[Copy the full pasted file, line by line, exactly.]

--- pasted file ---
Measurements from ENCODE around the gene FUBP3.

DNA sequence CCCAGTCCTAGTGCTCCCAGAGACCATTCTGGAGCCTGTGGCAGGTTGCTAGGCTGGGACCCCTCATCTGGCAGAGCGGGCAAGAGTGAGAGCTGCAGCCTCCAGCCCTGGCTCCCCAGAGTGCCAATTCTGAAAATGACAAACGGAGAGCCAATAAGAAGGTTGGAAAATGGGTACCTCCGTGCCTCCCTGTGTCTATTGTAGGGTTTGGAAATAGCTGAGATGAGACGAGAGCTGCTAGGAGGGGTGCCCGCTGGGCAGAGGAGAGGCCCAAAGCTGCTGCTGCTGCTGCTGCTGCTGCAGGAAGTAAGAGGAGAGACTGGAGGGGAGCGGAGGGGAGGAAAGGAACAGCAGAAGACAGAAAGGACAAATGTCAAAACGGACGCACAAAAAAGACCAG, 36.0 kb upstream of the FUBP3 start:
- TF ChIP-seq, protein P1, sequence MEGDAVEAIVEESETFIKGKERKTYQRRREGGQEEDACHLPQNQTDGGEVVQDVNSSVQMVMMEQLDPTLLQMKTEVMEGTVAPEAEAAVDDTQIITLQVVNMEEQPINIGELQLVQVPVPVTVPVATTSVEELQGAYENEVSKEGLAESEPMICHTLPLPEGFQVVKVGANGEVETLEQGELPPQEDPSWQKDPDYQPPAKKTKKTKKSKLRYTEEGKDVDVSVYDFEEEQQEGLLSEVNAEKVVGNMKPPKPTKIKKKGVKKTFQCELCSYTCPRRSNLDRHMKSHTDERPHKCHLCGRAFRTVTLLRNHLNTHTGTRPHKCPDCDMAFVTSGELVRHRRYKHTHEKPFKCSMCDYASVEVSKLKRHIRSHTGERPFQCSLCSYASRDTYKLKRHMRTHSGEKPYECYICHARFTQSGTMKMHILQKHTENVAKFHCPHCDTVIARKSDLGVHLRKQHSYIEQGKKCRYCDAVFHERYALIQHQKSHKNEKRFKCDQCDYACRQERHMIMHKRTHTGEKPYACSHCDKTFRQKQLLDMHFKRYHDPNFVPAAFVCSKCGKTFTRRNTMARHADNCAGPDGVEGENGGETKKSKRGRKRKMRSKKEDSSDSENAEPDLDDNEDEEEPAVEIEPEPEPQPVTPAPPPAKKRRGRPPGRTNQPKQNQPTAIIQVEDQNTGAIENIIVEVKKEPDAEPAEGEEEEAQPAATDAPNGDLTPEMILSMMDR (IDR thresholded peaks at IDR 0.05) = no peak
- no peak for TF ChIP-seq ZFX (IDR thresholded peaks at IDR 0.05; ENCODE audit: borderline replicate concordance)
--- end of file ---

Measurements from ENCODE around the gene FUBP3.

DNA sequence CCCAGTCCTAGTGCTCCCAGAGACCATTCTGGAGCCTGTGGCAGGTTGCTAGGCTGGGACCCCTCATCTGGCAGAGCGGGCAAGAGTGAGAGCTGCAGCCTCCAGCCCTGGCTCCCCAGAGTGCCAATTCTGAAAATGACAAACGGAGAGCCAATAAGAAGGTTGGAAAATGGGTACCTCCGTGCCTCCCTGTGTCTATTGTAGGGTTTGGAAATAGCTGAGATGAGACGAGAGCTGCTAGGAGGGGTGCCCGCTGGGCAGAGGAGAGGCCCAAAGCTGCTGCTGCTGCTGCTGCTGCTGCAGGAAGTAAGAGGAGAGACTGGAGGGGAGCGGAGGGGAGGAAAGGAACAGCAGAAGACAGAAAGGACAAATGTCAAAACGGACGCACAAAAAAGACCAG, 36.0 kb upstream of the FUBP3 start:
- TF ChIP-seq, protein P1, sequence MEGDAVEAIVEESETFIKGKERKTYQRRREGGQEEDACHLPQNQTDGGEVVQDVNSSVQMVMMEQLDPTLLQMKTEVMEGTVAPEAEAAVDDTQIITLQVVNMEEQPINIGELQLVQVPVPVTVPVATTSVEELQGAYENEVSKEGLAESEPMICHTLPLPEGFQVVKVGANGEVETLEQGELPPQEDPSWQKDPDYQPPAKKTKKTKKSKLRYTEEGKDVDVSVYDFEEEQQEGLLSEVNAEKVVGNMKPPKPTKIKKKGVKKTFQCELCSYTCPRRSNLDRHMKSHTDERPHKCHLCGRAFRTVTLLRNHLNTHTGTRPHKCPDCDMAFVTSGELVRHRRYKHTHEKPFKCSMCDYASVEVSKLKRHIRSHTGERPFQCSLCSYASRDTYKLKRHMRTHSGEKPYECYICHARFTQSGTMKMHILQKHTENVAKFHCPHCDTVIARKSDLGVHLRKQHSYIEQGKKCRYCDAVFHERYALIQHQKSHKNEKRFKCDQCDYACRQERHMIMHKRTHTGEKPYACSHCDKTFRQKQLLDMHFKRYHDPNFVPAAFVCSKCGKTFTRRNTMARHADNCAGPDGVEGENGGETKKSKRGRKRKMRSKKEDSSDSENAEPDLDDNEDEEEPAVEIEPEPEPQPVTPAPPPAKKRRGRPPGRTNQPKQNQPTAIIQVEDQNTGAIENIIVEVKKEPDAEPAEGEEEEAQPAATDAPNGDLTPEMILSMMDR (IDR thresholded peaks at IDR 0.05) = no peak
- no peak for TF ChIP-seq ZFX (IDR thresholded peaks at IDR 0.05; ENCODE audit: borderline replicate concordance)